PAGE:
Contest winner uses QR codes for a virtual time traveling experience

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Jason Yun’s winning design gives visitors to Australia’s Central Station the chance to look back over the years.

The winner of the Cosentino Design Challenge has now been announced as Jason Yun, who implemented live QR codes at the Central Railway Station in order to provide visitors with a time traveling experience through the use of their smartphones.

The up and coming architect chose the location because it is one he will be able to visit on a regular basis.

Yun entered the contest with his display of QR codes and ended up earning the Cosentino Design Challenge top spot in Australia with his creation. His project has been applauded for its new and innovative approach to bringing the Central Railway Station’s unique and fascinating history to its visitors through user friendly digital means. The quick response codes are simple to find, easy to use, and highly informative, and were impressive enough to bring Yun the top prize for the country.

QR codes provide a simple cross platform solution to combining the real world with digital media.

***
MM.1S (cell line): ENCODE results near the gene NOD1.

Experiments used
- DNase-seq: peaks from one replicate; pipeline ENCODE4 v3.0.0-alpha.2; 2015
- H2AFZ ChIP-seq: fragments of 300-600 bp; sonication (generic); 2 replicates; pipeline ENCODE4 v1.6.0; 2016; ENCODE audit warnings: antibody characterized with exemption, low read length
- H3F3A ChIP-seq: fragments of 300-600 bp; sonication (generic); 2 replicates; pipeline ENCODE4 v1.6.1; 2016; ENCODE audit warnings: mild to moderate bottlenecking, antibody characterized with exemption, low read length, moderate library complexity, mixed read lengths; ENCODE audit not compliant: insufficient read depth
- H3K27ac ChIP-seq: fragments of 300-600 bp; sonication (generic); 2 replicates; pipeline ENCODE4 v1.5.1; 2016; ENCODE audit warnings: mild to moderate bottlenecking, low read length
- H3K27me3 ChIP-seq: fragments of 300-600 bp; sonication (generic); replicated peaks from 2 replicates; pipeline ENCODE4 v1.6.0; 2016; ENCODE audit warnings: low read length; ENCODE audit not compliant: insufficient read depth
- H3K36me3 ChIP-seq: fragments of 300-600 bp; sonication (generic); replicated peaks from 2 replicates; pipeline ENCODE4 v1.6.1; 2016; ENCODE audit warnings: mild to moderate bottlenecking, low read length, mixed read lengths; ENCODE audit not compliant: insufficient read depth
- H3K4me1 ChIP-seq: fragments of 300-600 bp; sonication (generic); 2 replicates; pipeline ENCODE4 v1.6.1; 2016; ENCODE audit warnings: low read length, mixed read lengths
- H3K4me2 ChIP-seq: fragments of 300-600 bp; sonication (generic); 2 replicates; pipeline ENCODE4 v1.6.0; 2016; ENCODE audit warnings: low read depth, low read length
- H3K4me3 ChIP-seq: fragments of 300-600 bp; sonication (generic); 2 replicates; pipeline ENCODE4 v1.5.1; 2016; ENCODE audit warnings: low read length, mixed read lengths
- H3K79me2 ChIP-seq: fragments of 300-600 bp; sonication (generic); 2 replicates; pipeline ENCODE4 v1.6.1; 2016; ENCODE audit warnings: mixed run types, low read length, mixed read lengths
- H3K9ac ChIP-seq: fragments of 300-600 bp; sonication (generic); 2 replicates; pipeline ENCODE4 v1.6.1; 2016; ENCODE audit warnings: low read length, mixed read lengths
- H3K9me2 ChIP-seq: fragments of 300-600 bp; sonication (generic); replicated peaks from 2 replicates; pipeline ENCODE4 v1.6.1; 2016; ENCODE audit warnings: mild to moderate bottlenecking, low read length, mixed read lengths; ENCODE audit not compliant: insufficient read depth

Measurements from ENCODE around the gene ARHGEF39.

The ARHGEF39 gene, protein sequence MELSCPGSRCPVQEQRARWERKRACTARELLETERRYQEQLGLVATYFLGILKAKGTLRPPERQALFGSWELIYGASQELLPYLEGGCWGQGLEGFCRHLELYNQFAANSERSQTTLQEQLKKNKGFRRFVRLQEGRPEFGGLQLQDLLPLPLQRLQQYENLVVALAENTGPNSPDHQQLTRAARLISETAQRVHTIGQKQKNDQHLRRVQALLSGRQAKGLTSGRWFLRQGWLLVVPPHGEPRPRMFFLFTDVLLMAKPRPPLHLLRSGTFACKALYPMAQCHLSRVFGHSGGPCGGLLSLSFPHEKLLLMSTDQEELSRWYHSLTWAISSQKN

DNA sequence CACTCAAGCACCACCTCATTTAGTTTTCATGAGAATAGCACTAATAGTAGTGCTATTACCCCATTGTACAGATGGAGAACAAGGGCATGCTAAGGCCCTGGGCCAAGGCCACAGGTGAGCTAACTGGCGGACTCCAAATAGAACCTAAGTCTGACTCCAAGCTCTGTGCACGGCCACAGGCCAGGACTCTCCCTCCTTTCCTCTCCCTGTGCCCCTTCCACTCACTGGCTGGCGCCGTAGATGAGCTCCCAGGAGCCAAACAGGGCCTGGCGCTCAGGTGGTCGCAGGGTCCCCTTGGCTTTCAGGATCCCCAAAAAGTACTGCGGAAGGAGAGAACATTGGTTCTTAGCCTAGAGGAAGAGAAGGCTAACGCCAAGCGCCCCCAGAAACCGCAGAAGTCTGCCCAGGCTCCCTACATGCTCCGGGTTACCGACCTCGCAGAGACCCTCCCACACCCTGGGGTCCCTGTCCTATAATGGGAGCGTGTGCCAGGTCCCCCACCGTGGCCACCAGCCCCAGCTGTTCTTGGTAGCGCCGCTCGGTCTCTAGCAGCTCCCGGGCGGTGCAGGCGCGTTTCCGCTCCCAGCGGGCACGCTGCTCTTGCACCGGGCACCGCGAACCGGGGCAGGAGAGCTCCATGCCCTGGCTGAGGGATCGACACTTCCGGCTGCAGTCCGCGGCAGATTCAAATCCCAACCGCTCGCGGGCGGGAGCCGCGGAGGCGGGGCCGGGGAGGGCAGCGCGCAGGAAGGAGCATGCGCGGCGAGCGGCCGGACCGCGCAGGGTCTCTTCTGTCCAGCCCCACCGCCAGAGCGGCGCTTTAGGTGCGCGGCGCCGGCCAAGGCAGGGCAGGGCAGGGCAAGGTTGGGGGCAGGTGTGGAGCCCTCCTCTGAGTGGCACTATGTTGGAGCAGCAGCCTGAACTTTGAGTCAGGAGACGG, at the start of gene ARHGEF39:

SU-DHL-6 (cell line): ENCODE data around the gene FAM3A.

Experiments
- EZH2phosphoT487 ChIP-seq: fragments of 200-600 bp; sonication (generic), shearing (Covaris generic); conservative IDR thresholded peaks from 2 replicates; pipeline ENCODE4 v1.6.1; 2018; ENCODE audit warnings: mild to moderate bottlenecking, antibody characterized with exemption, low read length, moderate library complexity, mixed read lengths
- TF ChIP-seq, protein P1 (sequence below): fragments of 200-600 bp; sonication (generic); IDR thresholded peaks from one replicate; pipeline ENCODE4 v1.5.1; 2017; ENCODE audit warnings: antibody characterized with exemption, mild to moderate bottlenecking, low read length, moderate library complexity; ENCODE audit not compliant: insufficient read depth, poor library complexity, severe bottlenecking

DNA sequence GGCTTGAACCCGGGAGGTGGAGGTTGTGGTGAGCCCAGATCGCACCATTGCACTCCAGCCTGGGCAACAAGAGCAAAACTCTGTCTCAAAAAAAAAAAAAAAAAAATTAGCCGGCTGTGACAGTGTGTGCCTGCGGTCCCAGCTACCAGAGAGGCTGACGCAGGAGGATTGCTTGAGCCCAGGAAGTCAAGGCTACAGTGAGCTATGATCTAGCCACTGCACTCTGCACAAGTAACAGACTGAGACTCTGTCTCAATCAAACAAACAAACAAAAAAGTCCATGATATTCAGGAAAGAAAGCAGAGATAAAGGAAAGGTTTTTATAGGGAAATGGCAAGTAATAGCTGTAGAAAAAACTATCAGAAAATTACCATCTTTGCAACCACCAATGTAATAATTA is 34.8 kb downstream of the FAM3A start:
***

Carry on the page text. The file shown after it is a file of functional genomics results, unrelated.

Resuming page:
qr codes in the workplaceAccording to Yun, “I wanted a place that I could visit and so I chose Central Station because I use the station to get to university (UTS) and also because the station has a lot of history with the building of the clock tower and when Queen Elizabeth II and Prince Phillip visited in 1954.”


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Though he hadn’t won in the international category of the competition, he did bring in the prize for Australia, which came as quite the surprise to Yun. Overall, he enjoyed the experience that allowed him to “think in a different way,” as it was not simply a matter of building a new façade, but instead involved a functional component.

The concept was that the use of a QRcode could provide visitors with an urban tour, starting there, and moving to the next, which would be positioned at another historical location nearby.

This allowed visitors to experience the complete historical side of that railway station. Yun felt that it would be “great for tourism and melds the modern concept of QR codes with the historical side of the station.”

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